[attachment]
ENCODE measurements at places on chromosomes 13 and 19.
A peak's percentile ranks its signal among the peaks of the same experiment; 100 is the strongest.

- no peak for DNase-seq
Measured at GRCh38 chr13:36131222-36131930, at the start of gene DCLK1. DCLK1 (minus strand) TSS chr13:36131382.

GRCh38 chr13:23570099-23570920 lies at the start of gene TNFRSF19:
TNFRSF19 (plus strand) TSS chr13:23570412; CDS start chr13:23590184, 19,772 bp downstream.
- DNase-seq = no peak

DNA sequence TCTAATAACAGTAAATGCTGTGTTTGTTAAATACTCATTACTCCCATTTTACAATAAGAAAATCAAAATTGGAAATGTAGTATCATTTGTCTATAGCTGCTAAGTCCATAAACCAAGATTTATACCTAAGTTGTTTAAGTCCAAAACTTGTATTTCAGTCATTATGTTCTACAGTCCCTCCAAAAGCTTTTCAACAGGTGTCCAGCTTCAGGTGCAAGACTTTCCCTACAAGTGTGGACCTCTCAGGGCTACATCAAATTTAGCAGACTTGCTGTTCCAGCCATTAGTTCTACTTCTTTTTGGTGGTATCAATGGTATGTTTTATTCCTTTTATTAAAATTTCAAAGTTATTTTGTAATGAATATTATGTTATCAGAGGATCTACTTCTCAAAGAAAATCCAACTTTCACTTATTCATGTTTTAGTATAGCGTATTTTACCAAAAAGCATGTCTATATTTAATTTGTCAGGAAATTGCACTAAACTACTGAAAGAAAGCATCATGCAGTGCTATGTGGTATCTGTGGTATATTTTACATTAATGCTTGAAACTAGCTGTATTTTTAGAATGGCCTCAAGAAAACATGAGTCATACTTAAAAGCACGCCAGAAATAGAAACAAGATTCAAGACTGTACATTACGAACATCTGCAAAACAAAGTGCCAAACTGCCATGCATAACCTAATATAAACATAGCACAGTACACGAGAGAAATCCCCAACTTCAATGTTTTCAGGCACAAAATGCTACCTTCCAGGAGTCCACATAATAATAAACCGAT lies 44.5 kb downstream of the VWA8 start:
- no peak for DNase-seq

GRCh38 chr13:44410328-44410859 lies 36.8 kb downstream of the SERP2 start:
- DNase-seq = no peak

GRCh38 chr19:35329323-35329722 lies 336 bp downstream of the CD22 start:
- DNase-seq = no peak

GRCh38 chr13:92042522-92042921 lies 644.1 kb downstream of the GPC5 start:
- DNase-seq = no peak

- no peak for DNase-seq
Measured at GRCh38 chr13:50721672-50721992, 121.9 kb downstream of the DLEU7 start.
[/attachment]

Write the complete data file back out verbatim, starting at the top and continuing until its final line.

ENCODE measurements at places on chromosomes 13 and 19.
A peak's percentile ranks its signal among the peaks of the same experiment; 100 is the strongest.

- no peak for DNase-seq
Measured at GRCh38 chr13:36131222-36131930, at the start of gene DCLK1. DCLK1 (minus strand) TSS chr13:36131382.

GRCh38 chr13:23570099-23570920 lies at the start of gene TNFRSF19:
TNFRSF19 (plus strand) TSS chr13:23570412; CDS start chr13:23590184, 19,772 bp downstream.
- DNase-seq = no peak

DNA sequence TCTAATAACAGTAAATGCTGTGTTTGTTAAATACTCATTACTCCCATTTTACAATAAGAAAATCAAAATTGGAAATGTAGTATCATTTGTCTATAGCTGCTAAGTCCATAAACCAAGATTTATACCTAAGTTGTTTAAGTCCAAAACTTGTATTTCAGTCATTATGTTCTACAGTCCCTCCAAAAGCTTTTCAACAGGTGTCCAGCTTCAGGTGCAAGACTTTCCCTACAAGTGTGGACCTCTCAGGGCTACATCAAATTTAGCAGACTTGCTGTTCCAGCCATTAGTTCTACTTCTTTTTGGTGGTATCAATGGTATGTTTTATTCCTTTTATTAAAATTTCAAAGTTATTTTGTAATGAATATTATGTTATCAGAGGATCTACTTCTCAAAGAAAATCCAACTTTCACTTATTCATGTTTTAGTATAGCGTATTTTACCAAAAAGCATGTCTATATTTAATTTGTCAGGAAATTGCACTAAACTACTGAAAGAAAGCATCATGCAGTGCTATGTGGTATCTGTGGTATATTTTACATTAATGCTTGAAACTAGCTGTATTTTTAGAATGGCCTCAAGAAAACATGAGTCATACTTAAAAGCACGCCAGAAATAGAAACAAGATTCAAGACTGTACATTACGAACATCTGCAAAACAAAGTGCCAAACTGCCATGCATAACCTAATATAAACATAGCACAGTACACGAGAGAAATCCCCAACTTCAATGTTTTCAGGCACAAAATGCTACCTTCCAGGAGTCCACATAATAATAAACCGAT lies 44.5 kb downstream of the VWA8 start:
- no peak for DNase-seq

GRCh38 chr13:44410328-44410859 lies 36.8 kb downstream of the SERP2 start:
- DNase-seq = no peak

GRCh38 chr19:35329323-35329722 lies 336 bp downstream of the CD22 start:
- DNase-seq = no peak

GRCh38 chr13:92042522-92042921 lies 644.1 kb downstream of the GPC5 start:
- DNase-seq = no peak

- no peak for DNase-seq
Measured at GRCh38 chr13:50721672-50721992, 121.9 kb downstream of the DLEU7 start.